Further to my post here just last month about the planned move announced by  The General Steam Navigation Locomotive Restoration Society that 35011 will be moving to its new base of the Swindon and Cricklade Railway, I am pleased to be able to advise that just only four weeks later, on Monday 15th April, the move has taken place, seeing No.11 unloaded at here new home. The Swindon and Cricklade Railway’s own volunteers have, with many thanks from The General Steam Navigation Locomotive Restoration Society, been splendidly working away to finish laying the new track and the completion of the covered accommodation in readiness for the arrival of No.11.

No.11 arrives by low loader

The intention of The General Steam Navigation Locomotive Restoration Society of course is to not only to return the Bulleid Merchant Navy Pacific 35011 General Steam Navigation to steam but also back to her original ‘Air Smoothed’ condition complete with Bulleid’s oil bath encased valve gear incorporating chain drive elements.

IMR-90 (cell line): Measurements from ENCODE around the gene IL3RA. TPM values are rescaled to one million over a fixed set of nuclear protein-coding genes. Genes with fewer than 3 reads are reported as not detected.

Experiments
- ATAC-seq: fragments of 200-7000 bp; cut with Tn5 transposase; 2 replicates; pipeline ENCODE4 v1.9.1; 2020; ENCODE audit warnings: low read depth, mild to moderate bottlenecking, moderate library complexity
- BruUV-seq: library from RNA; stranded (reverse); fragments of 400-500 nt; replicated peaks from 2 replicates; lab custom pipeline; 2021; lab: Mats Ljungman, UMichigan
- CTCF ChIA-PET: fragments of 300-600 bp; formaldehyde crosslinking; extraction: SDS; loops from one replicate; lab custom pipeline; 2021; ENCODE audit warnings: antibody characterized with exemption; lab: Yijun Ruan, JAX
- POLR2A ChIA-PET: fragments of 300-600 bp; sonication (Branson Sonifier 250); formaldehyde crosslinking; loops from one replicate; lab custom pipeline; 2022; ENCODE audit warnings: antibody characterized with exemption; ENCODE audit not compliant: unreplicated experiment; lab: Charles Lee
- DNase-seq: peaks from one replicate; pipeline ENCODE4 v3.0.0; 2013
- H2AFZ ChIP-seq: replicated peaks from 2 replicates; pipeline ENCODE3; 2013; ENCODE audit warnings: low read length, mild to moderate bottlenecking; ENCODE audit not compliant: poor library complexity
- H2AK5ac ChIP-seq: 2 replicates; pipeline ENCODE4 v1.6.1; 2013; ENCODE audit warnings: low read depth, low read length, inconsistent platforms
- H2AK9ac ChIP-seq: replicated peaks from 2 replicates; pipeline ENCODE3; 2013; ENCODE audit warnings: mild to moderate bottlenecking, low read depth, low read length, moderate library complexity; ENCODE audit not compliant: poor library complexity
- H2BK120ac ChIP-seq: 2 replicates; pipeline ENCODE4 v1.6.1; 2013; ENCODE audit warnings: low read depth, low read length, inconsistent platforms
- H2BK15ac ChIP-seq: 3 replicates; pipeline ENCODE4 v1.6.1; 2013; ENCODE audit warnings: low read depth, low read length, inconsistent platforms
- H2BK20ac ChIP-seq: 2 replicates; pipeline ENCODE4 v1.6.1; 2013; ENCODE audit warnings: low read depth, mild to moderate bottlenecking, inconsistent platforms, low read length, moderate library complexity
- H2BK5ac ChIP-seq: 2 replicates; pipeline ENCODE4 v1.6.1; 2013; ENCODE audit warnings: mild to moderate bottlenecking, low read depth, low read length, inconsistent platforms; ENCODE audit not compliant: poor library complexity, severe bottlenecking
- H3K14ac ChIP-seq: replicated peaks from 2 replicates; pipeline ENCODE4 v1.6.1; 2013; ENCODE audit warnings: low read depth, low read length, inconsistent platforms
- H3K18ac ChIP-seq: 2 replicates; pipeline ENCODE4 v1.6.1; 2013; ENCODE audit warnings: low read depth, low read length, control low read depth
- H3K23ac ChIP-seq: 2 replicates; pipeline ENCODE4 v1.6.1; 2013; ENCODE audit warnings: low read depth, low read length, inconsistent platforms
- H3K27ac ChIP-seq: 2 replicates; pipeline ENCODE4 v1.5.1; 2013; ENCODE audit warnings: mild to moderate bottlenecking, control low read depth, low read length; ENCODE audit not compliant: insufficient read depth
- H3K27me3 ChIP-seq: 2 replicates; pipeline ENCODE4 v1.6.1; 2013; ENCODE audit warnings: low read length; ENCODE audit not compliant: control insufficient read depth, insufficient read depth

Unloading continues

No. 11 will now be undercover within a shelter for the first time since she was in service. This will allow her to be fully dismantled, which was not possible to commence at its previous location. The boiler can then lifted allowing the rolling chassis to be moved into the Swindon and Cricklade Railway‘s main works.
There is already room allocated in the works enabling the main restoration work, and indeed uniquely returning to Bulleid’s original as designed and built condition, to commence at much greater pace and within vastly improved conditions.

Well done to the team at The General Steam Navigation Locomotive Restoration Society for their hard work and dedication to make today’s move and the start of a new chapter in the life of No.11 occur.

No.11 looks at her new undercover home